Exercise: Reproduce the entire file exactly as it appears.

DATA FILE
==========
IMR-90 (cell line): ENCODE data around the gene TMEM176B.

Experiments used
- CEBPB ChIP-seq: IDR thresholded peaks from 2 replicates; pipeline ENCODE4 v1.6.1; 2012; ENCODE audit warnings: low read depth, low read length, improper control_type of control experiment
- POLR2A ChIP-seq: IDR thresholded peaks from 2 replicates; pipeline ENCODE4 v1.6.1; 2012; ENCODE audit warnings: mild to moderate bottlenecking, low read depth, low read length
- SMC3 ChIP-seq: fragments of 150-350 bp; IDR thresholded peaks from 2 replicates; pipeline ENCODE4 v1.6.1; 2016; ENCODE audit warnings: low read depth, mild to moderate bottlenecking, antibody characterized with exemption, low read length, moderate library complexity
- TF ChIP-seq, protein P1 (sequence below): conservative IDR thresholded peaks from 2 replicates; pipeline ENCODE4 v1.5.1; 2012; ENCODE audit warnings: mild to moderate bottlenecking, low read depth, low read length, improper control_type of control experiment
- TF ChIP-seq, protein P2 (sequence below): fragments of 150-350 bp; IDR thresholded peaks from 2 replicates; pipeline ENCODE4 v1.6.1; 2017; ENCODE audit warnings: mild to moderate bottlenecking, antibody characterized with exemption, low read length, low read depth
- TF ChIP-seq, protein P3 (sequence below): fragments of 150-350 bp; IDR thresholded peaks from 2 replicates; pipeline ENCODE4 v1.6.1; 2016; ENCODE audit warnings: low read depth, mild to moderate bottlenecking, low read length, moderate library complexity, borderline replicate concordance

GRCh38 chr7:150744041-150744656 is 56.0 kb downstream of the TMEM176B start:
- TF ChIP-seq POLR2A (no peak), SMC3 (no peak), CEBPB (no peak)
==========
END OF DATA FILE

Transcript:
IMR-90 (cell line): ENCODE data around the gene TMEM176B.

Experiments used
- CEBPB ChIP-seq: IDR thresholded peaks from 2 replicates; pipeline ENCODE4 v1.6.1; 2012; ENCODE audit warnings: low read depth, low read length, improper control_type of control experiment
- POLR2A ChIP-seq: IDR thresholded peaks from 2 replicates; pipeline ENCODE4 v1.6.1; 2012; ENCODE audit warnings: mild to moderate bottlenecking, low read depth, low read length
- SMC3 ChIP-seq: fragments of 150-350 bp; IDR thresholded peaks from 2 replicates; pipeline ENCODE4 v1.6.1; 2016; ENCODE audit warnings: low read depth, mild to moderate bottlenecking, antibody characterized with exemption, low read length, moderate library complexity
- TF ChIP-seq, protein P1 (sequence below): conservative IDR thresholded peaks from 2 replicates; pipeline ENCODE4 v1.5.1; 2012; ENCODE audit warnings: mild to moderate bottlenecking, low read depth, low read length, improper control_type of control experiment
- TF ChIP-seq, protein P2 (sequence below): fragments of 150-350 bp; IDR thresholded peaks from 2 replicates; pipeline ENCODE4 v1.6.1; 2017; ENCODE audit warnings: mild to moderate bottlenecking, antibody characterized with exemption, low read length, low read depth
- TF ChIP-seq, protein P3 (sequence below): fragments of 150-350 bp; IDR thresholded peaks from 2 replicates; pipeline ENCODE4 v1.6.1; 2016; ENCODE audit warnings: low read depth, mild to moderate bottlenecking, low read length, moderate library complexity, borderline replicate concordance

GRCh38 chr7:150744041-150744656 is 56.0 kb downstream of the TMEM176B start:
- TF ChIP-seq POLR2A (no peak), SMC3 (no peak), CEBPB (no peak)